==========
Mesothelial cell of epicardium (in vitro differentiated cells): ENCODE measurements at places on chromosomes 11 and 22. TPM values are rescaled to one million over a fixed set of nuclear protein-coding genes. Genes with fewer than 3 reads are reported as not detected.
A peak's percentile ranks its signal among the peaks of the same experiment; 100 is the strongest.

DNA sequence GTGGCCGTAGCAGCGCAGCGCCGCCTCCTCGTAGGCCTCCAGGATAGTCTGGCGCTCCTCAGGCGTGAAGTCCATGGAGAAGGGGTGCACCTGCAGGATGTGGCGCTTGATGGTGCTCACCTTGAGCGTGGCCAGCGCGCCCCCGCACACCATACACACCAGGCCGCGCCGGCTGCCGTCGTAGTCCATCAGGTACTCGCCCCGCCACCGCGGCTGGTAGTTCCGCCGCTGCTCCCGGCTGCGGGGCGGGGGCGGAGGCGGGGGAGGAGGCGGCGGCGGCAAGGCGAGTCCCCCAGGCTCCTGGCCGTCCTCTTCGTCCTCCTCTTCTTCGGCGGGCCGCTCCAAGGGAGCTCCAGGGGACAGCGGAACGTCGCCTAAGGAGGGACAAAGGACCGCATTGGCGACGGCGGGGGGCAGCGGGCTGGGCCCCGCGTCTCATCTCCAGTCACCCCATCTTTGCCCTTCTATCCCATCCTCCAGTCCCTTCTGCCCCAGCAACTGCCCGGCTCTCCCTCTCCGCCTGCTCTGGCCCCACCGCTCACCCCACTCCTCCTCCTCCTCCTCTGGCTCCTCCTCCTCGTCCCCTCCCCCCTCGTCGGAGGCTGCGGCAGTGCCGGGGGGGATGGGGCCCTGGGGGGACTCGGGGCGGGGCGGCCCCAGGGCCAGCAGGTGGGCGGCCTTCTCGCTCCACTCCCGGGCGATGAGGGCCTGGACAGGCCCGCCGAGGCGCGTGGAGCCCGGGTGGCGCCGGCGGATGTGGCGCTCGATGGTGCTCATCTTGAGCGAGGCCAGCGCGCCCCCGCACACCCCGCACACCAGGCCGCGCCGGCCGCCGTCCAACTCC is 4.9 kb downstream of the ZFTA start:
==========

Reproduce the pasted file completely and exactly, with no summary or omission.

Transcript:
Mesothelial cell of epicardium (in vitro differentiated cells): ENCODE measurements at places on chromosomes 11 and 22. TPM values are rescaled to one million over a fixed set of nuclear protein-coding genes. Genes with fewer than 3 reads are reported as not detected.
A peak's percentile ranks its signal among the peaks of the same experiment; 100 is the strongest.

DNA sequence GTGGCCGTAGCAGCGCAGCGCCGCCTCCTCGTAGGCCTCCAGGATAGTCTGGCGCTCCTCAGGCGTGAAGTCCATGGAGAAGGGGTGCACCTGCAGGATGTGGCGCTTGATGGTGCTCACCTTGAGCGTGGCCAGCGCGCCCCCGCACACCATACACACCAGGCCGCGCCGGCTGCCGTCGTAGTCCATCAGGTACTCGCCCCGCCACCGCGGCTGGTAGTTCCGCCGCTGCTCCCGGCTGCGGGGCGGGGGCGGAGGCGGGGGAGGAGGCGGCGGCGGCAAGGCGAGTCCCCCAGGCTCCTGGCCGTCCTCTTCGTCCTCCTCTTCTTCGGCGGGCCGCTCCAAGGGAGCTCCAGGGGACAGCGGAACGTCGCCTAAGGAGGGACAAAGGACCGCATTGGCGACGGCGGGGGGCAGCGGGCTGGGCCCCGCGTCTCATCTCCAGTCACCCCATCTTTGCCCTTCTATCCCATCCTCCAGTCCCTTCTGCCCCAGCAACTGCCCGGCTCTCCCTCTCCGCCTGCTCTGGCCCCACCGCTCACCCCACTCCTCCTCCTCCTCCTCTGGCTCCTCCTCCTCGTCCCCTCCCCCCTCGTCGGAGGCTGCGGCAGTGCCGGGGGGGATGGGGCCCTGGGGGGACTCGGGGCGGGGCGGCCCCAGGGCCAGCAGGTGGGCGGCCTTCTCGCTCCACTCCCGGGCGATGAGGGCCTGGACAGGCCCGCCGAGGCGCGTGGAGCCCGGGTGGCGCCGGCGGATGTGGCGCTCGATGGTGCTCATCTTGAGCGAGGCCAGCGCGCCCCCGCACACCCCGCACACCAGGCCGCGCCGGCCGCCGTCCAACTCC is 4.9 kb downstream of the ZFTA start: